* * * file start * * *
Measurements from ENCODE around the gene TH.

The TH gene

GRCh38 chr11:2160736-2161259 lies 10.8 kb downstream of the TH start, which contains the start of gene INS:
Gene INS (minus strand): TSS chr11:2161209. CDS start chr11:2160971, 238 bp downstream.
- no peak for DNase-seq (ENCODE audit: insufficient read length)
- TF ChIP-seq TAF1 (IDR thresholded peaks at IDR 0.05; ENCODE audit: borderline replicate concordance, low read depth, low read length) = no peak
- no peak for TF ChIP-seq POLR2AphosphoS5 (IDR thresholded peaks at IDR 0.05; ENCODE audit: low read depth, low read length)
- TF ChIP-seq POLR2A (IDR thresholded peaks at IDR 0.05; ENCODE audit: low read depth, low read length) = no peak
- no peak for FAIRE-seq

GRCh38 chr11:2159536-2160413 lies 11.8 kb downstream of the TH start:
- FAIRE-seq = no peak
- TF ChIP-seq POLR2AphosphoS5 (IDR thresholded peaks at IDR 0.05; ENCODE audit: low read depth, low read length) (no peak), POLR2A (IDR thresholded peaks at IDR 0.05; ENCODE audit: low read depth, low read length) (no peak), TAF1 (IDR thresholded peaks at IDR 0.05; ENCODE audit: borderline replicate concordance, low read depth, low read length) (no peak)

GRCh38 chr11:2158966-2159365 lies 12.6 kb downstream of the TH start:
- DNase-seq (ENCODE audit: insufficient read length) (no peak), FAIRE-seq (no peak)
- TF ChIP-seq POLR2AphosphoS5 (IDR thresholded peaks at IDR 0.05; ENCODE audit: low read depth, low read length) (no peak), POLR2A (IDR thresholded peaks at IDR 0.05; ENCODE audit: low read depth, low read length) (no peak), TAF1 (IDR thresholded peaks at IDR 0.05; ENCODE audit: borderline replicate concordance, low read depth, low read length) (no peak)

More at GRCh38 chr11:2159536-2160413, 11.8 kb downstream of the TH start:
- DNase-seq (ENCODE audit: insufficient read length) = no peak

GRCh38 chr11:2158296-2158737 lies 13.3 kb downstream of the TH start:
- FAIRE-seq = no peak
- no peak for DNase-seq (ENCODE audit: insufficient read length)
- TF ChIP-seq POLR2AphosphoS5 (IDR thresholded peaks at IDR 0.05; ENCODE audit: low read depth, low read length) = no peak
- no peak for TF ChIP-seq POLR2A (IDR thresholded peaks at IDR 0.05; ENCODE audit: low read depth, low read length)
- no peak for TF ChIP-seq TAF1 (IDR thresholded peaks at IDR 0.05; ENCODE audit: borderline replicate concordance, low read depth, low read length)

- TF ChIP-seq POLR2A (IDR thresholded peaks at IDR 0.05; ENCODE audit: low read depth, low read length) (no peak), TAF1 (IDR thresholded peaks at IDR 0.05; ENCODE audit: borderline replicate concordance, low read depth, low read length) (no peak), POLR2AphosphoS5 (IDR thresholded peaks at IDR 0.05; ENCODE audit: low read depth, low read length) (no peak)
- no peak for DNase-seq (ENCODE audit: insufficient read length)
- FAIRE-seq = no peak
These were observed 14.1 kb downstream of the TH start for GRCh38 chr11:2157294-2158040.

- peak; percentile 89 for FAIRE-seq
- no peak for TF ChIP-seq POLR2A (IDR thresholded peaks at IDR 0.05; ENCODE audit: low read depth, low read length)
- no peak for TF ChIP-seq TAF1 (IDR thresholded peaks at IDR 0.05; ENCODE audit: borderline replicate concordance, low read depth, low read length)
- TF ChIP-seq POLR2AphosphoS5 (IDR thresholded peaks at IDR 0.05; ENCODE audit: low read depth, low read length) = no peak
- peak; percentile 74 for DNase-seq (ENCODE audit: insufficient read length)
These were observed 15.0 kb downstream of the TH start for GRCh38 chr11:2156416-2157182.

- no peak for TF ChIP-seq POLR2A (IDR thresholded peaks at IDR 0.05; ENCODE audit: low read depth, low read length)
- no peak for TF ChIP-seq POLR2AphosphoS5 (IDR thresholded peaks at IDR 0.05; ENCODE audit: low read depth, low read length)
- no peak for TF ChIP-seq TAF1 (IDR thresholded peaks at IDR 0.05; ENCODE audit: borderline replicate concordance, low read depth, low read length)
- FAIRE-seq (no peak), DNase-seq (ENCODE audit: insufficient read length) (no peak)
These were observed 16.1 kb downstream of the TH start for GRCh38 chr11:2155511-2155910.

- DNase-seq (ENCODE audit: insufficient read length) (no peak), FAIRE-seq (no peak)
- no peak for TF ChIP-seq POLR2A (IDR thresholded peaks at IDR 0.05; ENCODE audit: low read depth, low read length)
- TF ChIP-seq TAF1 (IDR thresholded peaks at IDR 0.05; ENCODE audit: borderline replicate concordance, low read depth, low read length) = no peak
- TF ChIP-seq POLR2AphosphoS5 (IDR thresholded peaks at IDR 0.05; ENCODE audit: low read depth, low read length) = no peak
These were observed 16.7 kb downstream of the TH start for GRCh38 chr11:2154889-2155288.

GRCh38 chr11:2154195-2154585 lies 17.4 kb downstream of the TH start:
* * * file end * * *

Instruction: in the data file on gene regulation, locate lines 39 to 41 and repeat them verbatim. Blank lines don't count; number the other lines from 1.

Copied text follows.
- DNase-seq (ENCODE audit: insufficient read length) (no peak), FAIRE-seq (no peak)
- no peak for TF ChIP-seq POLR2A (IDR thresholded peaks at IDR 0.05; ENCODE audit: low read depth, low read length)
- TF ChIP-seq TAF1 (IDR thresholded peaks at IDR 0.05; ENCODE audit: borderline replicate concordance, low read depth, low read length) = no peak